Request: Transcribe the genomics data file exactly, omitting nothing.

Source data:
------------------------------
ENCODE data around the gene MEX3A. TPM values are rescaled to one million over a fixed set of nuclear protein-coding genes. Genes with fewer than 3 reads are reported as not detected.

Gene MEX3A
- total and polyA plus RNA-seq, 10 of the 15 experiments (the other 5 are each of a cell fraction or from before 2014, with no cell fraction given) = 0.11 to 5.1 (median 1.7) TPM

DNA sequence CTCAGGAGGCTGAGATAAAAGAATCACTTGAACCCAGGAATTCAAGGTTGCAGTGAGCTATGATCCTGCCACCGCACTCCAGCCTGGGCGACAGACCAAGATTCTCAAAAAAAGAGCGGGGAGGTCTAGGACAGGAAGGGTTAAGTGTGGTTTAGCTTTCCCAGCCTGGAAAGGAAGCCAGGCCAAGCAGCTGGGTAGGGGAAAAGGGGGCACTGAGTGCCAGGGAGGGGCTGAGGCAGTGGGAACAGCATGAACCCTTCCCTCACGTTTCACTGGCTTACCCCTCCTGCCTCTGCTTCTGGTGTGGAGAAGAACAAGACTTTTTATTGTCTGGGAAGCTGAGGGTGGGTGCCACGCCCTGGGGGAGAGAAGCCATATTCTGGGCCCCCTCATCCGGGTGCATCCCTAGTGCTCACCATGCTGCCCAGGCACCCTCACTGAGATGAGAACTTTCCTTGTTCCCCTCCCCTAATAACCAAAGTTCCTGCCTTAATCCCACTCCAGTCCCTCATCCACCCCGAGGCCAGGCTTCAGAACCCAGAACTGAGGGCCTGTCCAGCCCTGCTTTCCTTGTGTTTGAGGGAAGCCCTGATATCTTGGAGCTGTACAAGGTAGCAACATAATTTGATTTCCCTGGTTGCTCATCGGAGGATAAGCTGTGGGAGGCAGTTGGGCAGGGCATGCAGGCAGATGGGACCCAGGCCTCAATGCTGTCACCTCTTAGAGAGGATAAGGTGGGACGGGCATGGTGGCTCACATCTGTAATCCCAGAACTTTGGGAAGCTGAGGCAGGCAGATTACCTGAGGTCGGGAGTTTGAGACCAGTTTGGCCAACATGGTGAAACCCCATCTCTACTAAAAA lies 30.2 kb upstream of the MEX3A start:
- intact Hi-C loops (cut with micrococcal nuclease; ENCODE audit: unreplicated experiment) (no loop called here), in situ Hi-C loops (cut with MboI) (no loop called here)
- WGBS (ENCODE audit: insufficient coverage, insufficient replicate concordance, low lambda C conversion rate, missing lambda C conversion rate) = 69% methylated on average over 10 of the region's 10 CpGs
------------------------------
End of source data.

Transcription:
ENCODE data around the gene MEX3A. TPM values are rescaled to one million over a fixed set of nuclear protein-coding genes. Genes with fewer than 3 reads are reported as not detected.

Gene MEX3A
- total and polyA plus RNA-seq, 10 of the 15 experiments (the other 5 are each of a cell fraction or from before 2014, with no cell fraction given) = 0.11 to 5.1 (median 1.7) TPM

DNA sequence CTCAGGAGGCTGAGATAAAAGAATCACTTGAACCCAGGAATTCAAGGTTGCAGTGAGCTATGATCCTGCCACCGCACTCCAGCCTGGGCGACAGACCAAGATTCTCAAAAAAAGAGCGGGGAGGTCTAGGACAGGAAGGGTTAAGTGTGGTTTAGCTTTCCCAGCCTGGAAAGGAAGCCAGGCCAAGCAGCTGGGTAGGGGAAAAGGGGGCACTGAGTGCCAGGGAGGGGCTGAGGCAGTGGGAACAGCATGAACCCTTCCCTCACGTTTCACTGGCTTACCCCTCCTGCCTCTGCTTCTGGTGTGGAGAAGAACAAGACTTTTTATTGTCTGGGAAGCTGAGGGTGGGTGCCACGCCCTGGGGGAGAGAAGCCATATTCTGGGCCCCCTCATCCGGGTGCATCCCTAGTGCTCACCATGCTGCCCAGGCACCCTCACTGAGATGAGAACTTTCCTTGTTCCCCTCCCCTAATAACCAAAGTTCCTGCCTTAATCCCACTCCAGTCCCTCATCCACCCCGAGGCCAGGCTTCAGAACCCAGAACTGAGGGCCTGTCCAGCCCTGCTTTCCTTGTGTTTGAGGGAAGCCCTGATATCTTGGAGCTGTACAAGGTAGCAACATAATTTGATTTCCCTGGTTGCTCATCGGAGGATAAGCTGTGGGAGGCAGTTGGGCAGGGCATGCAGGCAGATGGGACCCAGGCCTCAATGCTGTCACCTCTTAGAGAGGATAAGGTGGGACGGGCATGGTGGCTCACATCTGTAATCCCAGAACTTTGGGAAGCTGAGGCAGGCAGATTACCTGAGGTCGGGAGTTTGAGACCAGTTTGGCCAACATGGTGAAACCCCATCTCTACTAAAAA lies 30.2 kb upstream of the MEX3A start:
- intact Hi-C loops (cut with micrococcal nuclease; ENCODE audit: unreplicated experiment) (no loop called here), in situ Hi-C loops (cut with MboI) (no loop called here)
- WGBS (ENCODE audit: insufficient coverage, insufficient replicate concordance, low lambda C conversion rate, missing lambda C conversion rate) = 69% methylated on average over 10 of the region's 10 CpGs